Scientific Review Committee (SRC) Processes Pilot Study


It is widely agreed that to ethically include human participants, biomedical research must be of sufficiently high scientific quality and locally feasible to yield meaningful results (whether positive or negative). To ensure that studies meet acceptable standards of scientific rigor and feasibility, the Clinical and Translational Science Award (CTSA) Steering Committee decided that SRCs should be considered for wider use across the CTSA Consortium.

From September 2014-February 2015, Tufts CTSI assembled the CTSA Consortium SRC Consensus Working Group, which included a diverse group of experts and stakeholders from nine CTSAs and the National Institutes of Health (NIH). This Working Group developed consensus-based scientific review processes considered to be practical, effective, and ethical. The consensus plan accounts for a range of clinical studies, including internally funded investigator-initiated projects, as well as those with federal, industry, or other funding.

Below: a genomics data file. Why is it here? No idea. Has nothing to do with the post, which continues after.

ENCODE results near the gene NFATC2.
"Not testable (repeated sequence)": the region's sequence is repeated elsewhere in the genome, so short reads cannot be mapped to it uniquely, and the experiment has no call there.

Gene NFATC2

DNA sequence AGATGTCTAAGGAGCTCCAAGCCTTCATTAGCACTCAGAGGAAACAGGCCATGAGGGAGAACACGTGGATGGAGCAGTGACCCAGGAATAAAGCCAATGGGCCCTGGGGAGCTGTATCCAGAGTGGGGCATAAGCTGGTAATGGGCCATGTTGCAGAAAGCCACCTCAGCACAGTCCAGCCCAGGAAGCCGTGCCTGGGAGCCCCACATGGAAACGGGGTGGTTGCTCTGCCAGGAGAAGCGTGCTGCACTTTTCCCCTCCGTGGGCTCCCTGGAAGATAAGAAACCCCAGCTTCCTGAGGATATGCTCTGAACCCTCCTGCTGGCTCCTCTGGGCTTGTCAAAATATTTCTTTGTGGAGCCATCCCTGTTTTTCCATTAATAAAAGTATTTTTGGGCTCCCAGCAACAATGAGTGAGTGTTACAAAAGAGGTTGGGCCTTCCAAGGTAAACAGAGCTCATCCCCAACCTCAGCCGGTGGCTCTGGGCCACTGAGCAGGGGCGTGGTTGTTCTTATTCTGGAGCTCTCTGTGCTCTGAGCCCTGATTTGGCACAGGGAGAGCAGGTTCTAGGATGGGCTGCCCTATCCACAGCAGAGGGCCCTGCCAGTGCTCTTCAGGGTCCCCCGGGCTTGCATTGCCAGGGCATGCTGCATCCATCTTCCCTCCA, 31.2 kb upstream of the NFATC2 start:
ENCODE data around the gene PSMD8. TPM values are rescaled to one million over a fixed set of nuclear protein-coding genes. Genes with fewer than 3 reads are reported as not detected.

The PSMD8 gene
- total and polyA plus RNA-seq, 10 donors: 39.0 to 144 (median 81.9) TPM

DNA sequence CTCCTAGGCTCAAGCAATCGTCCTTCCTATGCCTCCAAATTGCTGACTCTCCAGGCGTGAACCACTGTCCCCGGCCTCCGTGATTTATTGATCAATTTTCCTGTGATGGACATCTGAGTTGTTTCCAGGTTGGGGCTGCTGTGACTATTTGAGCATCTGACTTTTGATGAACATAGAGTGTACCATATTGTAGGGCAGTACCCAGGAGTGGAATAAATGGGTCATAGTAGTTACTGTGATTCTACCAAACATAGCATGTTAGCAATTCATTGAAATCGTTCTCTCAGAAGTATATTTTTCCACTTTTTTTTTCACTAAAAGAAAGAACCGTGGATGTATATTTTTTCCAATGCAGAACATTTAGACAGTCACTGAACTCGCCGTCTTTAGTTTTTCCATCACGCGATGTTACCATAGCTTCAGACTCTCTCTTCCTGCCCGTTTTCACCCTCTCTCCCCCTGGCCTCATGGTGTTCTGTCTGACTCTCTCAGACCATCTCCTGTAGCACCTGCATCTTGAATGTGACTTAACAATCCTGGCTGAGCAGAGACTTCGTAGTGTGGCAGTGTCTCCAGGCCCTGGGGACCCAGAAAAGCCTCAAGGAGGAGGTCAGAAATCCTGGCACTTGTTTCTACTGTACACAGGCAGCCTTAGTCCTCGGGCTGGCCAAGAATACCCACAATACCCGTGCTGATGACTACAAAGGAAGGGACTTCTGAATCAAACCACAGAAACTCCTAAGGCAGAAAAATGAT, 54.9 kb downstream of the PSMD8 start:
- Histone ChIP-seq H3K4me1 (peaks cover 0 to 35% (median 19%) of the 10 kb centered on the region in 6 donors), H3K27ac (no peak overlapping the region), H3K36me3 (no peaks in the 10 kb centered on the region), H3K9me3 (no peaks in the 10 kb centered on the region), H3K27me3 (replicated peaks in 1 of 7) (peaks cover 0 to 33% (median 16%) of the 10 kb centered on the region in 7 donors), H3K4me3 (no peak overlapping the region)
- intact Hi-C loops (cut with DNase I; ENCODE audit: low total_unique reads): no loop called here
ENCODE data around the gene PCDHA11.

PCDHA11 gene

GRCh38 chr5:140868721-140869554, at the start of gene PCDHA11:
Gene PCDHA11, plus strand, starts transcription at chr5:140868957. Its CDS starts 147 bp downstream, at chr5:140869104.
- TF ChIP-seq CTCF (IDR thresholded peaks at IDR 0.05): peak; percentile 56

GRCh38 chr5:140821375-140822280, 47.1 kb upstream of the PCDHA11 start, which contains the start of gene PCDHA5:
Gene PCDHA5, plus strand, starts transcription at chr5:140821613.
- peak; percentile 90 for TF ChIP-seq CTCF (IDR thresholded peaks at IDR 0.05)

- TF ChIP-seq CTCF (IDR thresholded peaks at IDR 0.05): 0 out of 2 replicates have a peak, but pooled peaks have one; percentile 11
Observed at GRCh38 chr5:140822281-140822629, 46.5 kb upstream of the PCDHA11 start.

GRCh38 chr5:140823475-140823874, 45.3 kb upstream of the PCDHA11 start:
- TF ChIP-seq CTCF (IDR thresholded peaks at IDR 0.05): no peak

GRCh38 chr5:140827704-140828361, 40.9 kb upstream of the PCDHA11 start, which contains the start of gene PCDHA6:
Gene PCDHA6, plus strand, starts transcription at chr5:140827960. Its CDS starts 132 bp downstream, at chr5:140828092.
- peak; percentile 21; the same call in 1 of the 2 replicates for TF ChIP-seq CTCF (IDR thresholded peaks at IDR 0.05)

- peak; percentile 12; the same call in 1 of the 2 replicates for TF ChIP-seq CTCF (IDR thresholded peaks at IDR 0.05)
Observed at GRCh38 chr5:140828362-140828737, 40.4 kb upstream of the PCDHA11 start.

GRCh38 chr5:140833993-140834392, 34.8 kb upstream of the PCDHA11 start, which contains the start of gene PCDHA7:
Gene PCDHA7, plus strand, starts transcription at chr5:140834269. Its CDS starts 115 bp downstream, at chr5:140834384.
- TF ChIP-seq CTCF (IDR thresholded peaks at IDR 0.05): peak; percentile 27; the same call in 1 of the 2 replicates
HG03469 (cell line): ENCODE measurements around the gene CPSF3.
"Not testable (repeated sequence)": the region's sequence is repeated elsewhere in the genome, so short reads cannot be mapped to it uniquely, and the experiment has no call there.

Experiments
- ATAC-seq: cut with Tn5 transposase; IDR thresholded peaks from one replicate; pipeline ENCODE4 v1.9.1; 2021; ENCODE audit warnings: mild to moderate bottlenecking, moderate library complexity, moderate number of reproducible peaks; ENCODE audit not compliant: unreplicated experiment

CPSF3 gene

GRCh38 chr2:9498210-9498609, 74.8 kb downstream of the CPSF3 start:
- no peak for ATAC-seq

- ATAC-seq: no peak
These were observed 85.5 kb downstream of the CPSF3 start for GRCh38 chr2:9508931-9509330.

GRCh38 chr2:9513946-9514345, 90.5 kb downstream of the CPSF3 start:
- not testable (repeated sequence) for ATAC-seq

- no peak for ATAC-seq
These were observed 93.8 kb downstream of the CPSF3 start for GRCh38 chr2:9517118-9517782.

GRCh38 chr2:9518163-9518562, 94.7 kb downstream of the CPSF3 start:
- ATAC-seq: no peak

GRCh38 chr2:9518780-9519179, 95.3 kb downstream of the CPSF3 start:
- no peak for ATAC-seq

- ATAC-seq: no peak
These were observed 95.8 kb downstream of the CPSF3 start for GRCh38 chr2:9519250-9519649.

With the guidance developed, the next step was demonstration and evaluation of the SRC processes. Starting in September 2015, the CTSA Consortium Demonstration and Evaluation of SRC Processes Project began a pilot at 10 CTSA-associated institutions with the objective to evaluate the performance of the recommended SRC processes as likely to be implemented in actual practice. From a clinical trial perspective, this is analogous to the difference between a controlled efficacy trial and a “usual practice” effectiveness trial. The study hypothesizes that implementing the recommended SRC process will increase the scientific quality of research with human participants without a meaningful impact on the efficiency of the review process. Results will inform a final recommended SRC process for broader dissemination.

Evaluation Study Details

  • Pre/post design
  • Mixed methods data collection
  • Quantitative data evaluate:
    • Adoption of recommended SRC criteria
    • Short-range outcomes, including change in protocol quality, feasibility, and the efficiency of the review process
  • Qualitative data assess the process of implementation (e.g., barriers and facilitators, institutional context)
  • To be completed in Winter 2017

Important Dates

  • Baseline Period – Data collection with existing policies and procedures: February 1-July 31, 2016
  • Implementation Period – Implement new policies and procedures: August 1-September 30, 2016
  • Intervention Period – Data collectoin with new policies and procedures: October 1, 2016-March 31, 2017

Project Documents


Liza Patchen, Project Manager